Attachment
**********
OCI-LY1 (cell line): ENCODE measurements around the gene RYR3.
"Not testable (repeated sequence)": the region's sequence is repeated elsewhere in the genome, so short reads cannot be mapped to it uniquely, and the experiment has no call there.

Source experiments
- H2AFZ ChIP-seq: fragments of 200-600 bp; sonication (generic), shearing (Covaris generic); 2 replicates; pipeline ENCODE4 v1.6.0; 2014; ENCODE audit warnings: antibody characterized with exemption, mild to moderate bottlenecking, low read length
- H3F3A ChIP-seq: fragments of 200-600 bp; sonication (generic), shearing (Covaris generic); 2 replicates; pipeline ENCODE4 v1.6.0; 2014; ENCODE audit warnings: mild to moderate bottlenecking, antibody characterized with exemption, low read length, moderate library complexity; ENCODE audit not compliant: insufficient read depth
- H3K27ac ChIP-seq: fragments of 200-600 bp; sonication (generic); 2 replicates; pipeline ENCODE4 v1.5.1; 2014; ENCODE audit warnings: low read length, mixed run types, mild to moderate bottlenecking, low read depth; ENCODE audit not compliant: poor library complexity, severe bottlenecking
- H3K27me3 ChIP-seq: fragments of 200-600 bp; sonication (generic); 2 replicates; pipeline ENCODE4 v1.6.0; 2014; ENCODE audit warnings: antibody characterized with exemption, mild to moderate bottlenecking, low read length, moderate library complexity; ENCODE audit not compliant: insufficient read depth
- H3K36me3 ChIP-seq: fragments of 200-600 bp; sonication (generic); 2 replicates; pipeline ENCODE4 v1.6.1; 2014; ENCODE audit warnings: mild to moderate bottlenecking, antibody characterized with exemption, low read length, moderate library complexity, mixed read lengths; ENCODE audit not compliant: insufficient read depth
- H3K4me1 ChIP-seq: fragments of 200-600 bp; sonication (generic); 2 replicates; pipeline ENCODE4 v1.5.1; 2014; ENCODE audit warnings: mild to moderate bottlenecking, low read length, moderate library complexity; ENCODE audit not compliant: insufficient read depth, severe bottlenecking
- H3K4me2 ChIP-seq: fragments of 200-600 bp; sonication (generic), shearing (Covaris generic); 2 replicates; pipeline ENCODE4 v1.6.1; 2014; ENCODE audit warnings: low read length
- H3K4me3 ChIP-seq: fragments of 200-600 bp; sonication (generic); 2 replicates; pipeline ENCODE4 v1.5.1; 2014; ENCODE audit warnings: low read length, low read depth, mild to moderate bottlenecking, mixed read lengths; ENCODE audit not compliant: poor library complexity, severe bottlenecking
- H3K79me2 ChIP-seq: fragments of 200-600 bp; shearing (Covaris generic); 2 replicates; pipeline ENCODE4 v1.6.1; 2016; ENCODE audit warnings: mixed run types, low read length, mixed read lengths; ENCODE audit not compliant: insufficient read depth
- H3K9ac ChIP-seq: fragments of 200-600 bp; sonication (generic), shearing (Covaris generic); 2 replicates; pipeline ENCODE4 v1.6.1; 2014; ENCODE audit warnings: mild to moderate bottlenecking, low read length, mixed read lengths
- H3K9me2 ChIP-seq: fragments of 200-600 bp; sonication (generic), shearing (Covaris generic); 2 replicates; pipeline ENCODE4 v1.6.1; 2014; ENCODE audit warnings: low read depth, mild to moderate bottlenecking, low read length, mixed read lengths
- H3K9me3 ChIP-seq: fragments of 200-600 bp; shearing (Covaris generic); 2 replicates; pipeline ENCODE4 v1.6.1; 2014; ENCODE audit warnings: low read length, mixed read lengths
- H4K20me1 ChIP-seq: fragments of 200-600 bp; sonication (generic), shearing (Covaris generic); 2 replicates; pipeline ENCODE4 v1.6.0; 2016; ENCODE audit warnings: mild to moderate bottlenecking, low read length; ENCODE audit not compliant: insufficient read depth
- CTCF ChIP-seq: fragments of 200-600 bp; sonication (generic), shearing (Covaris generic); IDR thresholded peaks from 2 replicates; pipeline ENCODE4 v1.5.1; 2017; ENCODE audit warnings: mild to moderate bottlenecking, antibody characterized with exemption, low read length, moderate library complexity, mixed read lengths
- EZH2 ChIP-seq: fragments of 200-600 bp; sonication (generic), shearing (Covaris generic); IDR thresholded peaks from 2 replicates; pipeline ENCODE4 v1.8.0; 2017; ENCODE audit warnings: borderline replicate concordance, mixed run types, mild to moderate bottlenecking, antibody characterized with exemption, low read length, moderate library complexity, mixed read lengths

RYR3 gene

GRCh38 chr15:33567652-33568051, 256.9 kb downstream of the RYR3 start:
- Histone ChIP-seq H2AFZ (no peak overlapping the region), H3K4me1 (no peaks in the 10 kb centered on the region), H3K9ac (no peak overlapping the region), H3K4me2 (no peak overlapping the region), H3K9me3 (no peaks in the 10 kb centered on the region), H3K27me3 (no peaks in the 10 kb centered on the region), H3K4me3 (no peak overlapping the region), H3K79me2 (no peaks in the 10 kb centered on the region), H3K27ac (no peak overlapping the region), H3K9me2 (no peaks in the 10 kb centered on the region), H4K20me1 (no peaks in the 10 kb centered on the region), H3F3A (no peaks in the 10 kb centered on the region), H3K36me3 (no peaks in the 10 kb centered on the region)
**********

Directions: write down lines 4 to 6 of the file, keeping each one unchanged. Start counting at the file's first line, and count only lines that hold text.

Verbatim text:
- H2AFZ ChIP-seq: fragments of 200-600 bp; sonication (generic), shearing (Covaris generic); 2 replicates; pipeline ENCODE4 v1.6.0; 2014; ENCODE audit warnings: antibody characterized with exemption, mild to moderate bottlenecking, low read length
- H3F3A ChIP-seq: fragments of 200-600 bp; sonication (generic), shearing (Covaris generic); 2 replicates; pipeline ENCODE4 v1.6.0; 2014; ENCODE audit warnings: mild to moderate bottlenecking, antibody characterized with exemption, low read length, moderate library complexity; ENCODE audit not compliant: insufficient read depth
- H3K27ac ChIP-seq: fragments of 200-600 bp; sonication (generic); 2 replicates; pipeline ENCODE4 v1.5.1; 2014; ENCODE audit warnings: low read length, mixed run types, mild to moderate bottlenecking, low read depth; ENCODE audit not compliant: poor library complexity, severe bottlenecking